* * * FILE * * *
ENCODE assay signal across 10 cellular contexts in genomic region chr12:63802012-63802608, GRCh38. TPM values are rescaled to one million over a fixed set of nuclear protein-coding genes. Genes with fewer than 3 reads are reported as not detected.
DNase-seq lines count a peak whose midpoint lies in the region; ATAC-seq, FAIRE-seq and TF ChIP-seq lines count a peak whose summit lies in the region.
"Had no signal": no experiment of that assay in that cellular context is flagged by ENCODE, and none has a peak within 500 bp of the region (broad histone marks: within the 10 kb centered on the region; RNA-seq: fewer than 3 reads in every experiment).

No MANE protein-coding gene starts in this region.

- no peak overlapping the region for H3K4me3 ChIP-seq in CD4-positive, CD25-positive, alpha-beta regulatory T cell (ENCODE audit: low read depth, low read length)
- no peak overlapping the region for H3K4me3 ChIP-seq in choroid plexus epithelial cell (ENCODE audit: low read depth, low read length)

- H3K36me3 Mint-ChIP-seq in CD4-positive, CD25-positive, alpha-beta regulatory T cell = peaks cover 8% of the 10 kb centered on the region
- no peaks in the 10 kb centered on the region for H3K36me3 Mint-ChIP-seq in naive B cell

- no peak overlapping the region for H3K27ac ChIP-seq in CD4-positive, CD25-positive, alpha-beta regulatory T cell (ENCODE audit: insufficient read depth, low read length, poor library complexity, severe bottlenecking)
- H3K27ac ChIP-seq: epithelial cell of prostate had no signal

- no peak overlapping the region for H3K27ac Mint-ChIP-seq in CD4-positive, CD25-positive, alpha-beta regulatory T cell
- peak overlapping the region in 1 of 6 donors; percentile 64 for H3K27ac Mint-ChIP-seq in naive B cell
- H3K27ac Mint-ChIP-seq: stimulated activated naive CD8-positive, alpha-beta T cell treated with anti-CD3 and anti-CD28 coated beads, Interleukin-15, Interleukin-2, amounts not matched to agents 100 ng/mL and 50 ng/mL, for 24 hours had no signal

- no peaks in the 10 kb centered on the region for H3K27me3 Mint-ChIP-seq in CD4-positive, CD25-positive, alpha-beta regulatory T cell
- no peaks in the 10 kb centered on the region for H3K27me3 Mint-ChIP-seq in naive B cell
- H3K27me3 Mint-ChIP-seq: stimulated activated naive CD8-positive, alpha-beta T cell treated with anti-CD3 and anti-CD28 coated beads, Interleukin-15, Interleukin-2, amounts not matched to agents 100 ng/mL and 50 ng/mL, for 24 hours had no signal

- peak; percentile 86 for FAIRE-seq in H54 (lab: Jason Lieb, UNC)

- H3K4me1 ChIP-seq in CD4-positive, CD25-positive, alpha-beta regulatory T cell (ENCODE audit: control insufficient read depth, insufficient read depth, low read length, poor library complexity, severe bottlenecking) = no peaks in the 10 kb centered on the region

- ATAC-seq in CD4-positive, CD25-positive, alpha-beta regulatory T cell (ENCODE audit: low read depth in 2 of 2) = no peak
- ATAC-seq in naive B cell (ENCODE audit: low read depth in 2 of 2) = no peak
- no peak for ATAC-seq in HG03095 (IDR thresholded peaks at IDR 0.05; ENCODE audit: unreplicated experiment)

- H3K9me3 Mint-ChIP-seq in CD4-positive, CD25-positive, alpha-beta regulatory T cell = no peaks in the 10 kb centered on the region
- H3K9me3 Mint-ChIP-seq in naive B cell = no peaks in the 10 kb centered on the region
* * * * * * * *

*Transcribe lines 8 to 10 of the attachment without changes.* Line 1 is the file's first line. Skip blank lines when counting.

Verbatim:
- no peaks in the 10 kb centered on the region for H3K36me3 Mint-ChIP-seq in naive B cell

- no peak overlapping the region for H3K27ac ChIP-seq in CD4-positive, CD25-positive, alpha-beta regulatory T cell (ENCODE audit: insufficient read depth, low read length, poor library complexity, severe bottlenecking)
- H3K27ac ChIP-seq: epithelial cell of prostate had no signal